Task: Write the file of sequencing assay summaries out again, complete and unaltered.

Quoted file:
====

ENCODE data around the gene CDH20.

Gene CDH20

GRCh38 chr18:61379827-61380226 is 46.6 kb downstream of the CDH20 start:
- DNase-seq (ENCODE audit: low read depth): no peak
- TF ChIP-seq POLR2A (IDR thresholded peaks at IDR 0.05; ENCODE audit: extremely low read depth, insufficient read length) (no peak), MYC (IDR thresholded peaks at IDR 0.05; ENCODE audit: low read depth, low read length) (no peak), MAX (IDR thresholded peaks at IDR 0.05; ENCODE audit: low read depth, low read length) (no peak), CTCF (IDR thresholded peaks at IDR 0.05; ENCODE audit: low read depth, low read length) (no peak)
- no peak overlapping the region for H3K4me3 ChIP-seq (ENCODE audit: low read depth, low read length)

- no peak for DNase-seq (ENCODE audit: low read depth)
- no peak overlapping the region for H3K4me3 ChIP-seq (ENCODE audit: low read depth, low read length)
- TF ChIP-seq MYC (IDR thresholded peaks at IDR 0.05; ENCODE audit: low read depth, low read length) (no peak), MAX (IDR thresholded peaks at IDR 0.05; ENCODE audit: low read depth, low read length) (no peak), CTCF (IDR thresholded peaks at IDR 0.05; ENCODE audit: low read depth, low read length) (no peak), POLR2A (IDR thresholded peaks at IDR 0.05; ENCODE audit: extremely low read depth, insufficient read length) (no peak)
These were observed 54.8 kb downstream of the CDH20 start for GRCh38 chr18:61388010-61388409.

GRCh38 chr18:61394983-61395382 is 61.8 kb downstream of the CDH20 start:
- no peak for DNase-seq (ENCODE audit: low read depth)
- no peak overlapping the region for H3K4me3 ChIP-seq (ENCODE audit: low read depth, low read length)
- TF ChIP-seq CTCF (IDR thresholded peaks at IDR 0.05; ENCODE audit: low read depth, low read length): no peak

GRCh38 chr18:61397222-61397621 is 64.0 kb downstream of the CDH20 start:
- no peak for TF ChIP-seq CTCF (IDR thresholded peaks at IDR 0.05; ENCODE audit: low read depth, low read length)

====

ENCODE data around the gene CDH20.

Gene CDH20

GRCh38 chr18:61379827-61380226 is 46.6 kb downstream of the CDH20 start:
- DNase-seq (ENCODE audit: low read depth): no peak
- TF ChIP-seq POLR2A (IDR thresholded peaks at IDR 0.05; ENCODE audit: extremely low read depth, insufficient read length) (no peak), MYC (IDR thresholded peaks at IDR 0.05; ENCODE audit: low read depth, low read length) (no peak), MAX (IDR thresholded peaks at IDR 0.05; ENCODE audit: low read depth, low read length) (no peak), CTCF (IDR thresholded peaks at IDR 0.05; ENCODE audit: low read depth, low read length) (no peak)
- no peak overlapping the region for H3K4me3 ChIP-seq (ENCODE audit: low read depth, low read length)

- no peak for DNase-seq (ENCODE audit: low read depth)
- no peak overlapping the region for H3K4me3 ChIP-seq (ENCODE audit: low read depth, low read length)
- TF ChIP-seq MYC (IDR thresholded peaks at IDR 0.05; ENCODE audit: low read depth, low read length) (no peak), MAX (IDR thresholded peaks at IDR 0.05; ENCODE audit: low read depth, low read length) (no peak), CTCF (IDR thresholded peaks at IDR 0.05; ENCODE audit: low read depth, low read length) (no peak), POLR2A (IDR thresholded peaks at IDR 0.05; ENCODE audit: extremely low read depth, insufficient read length) (no peak)
These were observed 54.8 kb downstream of the CDH20 start for GRCh38 chr18:61388010-61388409.

GRCh38 chr18:61394983-61395382 is 61.8 kb downstream of the CDH20 start:
- no peak for DNase-seq (ENCODE audit: low read depth)
- no peak overlapping the region for H3K4me3 ChIP-seq (ENCODE audit: low read depth, low read length)
- TF ChIP-seq CTCF (IDR thresholded peaks at IDR 0.05; ENCODE audit: low read depth, low read length): no peak

GRCh38 chr18:61397222-61397621 is 64.0 kb downstream of the CDH20 start:
- no peak for TF ChIP-seq CTCF (IDR thresholded peaks at IDR 0.05; ENCODE audit: low read depth, low read length)